HOUSTON - When sophomore running back Corey Clement scored a two-yard touchdown early in the third quarter to put Wisconsin up 24-7, it seemed as if the Badgers were well on their way to picking up a monumental win for not only their football program, but for the Big Ten as a whole.
But a fake punt by LSU and an injury to UW redshirt senior nose guard Warren Herring changed everything, as the Tigers (1-0) flipped the script in the second half to erase the 17-point deficit and defeat Wisconsin (0-1) 28-24 in the AdvoCare Texas Kickoff at NRG Stadium.
The Badgers came flying out of the gates to start the game, taking a 7-0 lead with 9:05 left in the first quarter on a 45-yard jet sweep touchdown run by sophomore wide receiver Reggie Love. They extended that lead to 10-0 under four minutes later when freshman kicker Rafael Gaglianone drilled a 51-yard field goal.
LSU answered back immediately on an 80-yard touchdown pass from sophomore quarterback Anthony Jennings to sophomore wide receiver Travin Dural, which came just 20 seconds after Gaglianone’s field goal.
A 14-yard touchdown run by redshirt junior Melvin Gordon midway through the second quarter gave Wisconsin a 17-7 advantage at halftime, and the Badgers picked up right where they left off to start the second half.
Gordon ran for 63 yards on UW’s first play of the third quarter, helping set up Clement’s touchdown run.
However, that drive turned out to be the end of Wisconsin’s success on offense.
On the ensuing LSU possession, head coach Les Miles, who is well known for his risk-taking tendencies, called a fake punt with his team facing 4th and four at their own 43-yard line. The gamble paid off, and the Tigers ended up getting field goals on back-to-back possessions.
But the real turning point for the Badgers came near the end of the third quarter, when Herring went down with a knee injury. With Herring and redshirt senior defensive end Konrad Zagzebski, who was carted off the field in the first quarter with a neck injury, both out of the game, the UW front seven suddenly was unable to stop LSU’s rushing attack after stifling it throughout the first half.
The Tigers scored two fourth-quarter touchdowns, including a 28-yard touchdown run by senior running back Kenny Hilliard with 9:41 remaining to give them the lead for the first time in the game.
Though the injuries to Herring and Zagzebski certainly hurt, Wisconsin head coach Gary Andersen wasn’t ready to use it as an excuse for his team’s collapse.
“I guess we could use that as a crutch if we wanted to, but we’ve got enough kids to go out and play,” Andersen said. “It was very tough to lose Warren and Zags; they’re leaders, they’re great football players and I hope we get them back soon.”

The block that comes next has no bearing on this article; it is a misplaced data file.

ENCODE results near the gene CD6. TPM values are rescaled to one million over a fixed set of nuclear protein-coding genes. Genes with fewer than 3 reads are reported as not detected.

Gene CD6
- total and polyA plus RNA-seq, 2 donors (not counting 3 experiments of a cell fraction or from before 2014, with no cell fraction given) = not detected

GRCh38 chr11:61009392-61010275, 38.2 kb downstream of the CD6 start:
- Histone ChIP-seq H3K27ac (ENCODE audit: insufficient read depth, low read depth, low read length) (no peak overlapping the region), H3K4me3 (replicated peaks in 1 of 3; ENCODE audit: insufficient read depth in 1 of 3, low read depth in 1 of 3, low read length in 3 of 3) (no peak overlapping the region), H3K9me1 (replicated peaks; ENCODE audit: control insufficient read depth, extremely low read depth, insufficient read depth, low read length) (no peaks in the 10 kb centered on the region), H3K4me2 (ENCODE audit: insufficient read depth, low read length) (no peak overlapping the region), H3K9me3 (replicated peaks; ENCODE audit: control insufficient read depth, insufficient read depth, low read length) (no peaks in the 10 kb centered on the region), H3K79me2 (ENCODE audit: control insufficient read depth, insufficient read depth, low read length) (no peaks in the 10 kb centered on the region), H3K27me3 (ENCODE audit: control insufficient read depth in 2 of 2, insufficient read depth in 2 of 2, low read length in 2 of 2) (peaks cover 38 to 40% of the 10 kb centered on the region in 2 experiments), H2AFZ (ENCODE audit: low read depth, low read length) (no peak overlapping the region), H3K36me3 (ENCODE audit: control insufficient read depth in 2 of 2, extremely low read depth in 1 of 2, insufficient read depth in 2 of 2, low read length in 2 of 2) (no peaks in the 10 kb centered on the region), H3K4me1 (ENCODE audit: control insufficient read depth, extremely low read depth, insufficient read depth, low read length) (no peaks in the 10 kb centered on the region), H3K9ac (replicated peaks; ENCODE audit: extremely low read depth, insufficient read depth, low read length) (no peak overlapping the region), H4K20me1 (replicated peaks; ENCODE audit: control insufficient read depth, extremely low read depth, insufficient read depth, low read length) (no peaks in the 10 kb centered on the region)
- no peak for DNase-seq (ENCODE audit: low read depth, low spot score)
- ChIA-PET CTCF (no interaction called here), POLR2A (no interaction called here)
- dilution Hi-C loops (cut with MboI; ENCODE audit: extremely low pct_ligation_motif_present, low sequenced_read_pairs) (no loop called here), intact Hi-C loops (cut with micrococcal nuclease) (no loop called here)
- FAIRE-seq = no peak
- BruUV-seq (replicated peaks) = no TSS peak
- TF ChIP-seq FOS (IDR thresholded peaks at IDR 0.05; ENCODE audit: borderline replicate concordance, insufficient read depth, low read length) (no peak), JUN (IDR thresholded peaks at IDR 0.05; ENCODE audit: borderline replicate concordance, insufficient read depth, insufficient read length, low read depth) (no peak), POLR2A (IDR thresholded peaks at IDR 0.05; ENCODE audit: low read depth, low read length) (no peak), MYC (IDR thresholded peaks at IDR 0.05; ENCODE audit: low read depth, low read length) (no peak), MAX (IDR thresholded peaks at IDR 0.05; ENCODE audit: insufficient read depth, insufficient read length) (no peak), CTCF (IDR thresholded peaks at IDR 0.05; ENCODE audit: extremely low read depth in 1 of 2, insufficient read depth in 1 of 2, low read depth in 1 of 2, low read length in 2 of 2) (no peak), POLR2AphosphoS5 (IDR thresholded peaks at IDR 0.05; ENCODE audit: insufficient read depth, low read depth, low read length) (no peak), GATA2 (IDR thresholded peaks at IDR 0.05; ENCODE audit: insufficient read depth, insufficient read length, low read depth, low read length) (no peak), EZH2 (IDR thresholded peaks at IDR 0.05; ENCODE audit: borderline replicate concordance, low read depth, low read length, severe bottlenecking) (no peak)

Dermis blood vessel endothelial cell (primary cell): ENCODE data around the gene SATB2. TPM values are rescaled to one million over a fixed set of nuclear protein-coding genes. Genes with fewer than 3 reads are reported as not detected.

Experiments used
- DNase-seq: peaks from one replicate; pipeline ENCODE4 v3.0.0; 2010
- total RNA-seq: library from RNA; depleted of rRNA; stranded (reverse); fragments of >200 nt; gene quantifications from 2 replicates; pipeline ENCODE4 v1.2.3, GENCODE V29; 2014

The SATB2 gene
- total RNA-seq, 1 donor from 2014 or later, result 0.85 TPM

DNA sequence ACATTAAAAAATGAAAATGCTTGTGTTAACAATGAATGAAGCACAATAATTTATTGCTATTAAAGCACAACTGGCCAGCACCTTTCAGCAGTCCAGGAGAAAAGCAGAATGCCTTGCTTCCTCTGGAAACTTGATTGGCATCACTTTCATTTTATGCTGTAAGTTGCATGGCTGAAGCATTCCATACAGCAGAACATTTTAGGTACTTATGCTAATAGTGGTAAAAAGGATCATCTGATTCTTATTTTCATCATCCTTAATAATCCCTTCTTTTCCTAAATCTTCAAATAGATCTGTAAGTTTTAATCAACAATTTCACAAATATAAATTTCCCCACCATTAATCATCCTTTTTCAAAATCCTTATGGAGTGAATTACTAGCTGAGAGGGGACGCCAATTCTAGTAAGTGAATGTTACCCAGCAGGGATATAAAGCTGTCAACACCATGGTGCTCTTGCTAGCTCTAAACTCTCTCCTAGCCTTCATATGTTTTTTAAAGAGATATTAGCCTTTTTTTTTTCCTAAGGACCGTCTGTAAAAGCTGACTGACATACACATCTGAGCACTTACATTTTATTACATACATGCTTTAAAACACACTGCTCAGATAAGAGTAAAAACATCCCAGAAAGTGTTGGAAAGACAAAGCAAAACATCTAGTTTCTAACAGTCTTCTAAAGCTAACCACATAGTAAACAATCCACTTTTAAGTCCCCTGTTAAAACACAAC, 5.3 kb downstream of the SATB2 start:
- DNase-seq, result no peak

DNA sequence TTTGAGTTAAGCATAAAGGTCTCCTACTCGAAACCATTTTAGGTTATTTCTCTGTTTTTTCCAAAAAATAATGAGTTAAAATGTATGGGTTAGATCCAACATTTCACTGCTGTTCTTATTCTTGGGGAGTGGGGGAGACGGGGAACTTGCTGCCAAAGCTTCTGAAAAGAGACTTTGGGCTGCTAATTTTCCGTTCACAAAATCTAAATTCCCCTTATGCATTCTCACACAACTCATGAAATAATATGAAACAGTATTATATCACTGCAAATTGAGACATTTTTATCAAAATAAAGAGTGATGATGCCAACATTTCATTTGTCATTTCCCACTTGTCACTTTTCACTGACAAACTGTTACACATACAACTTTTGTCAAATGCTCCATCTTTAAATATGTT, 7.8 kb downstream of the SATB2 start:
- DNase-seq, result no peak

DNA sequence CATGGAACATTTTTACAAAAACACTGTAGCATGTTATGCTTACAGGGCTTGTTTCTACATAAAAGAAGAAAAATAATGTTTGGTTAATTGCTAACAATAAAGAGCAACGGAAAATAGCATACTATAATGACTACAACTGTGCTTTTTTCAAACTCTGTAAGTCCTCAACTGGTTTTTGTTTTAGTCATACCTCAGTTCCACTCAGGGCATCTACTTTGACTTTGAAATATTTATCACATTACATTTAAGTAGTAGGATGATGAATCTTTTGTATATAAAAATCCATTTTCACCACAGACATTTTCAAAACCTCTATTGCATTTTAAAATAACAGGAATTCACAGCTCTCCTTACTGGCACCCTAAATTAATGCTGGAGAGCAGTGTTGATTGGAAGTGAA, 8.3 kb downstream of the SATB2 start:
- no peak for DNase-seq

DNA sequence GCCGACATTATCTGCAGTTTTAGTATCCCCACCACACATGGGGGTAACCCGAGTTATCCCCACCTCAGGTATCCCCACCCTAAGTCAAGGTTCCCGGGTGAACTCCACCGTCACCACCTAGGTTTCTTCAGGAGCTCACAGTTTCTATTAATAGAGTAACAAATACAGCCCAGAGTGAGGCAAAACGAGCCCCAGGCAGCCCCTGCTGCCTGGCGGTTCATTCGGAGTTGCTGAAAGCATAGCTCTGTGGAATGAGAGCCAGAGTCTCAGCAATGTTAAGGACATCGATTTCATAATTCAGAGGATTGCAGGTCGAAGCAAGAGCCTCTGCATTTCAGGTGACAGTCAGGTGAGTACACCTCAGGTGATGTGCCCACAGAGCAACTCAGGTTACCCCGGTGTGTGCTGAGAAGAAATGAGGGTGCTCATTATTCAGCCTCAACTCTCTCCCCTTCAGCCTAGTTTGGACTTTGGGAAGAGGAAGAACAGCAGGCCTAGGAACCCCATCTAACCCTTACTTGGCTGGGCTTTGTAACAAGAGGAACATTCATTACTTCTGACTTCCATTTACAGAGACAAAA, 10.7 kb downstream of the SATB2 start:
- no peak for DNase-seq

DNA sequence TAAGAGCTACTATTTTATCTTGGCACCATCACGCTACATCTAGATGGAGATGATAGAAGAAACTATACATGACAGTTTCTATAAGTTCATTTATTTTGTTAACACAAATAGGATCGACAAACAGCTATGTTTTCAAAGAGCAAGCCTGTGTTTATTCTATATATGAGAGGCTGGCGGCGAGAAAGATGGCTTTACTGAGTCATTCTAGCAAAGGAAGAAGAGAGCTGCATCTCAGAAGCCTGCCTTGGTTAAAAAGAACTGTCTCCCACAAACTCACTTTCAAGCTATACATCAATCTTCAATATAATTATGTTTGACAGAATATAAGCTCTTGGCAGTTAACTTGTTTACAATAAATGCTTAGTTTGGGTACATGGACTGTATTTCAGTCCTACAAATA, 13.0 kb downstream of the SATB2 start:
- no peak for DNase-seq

The go-ahead touchdown was set up when UW redshirt junior quarterback Tanner McEvoy threw his first of two fourth-quarter interceptions. McEvoy had a disastrous outing in his first start as the Badgers’ quarterback, completing just 8 of 24 passes for 50 yards.
“This was his first start, his first big game against an SEC opponent,” Clement said. “I believe he stuck it out very strongly, and he’ll have better moments in our next games.”
But perhaps the most frustrating part of Wisconsin’s struggles for Badgers fans was the notable absence of Gordon for much of the second half. Gordon ran for 146 yards and a touchdown on 16 carries during the game, but only got three more touches after his 63-yard run on UW’s first drive of the third quarter.
Though many speculated that Gordon may have suffered an injury early in the second half, Andersen shot down that rumor in their postgame interviews, even saying he “didn’t know” why Gordon only had four rushes in the second half.
“Coaches’ choice, Melvin was perfectly fine,” Clement said. “I can’t really say anything about that. Melvin has his time and I have my time, and I just tried to make the most out of my opportunities.”
The second-half collapse was both frustrating and extremely disappointing for Wisconsin, who appeared to be on the verge of picking up one of the biggest non-conference wins in school history.
Instead, LSU extended the country’s longest regular season, non-conference winning streak to 46 games, sending the Badgers home from Houston with their first loss in a season opener since 1998.
“I think once [LSU] started coming back, I felt like some of us were hanging our heads; that’s where us leaders really have to come in and motivate the guys,” redshirt senior linebacker Marcus Trotter said. “It’s a four quarter game and we have to be consistent every play to be successful.”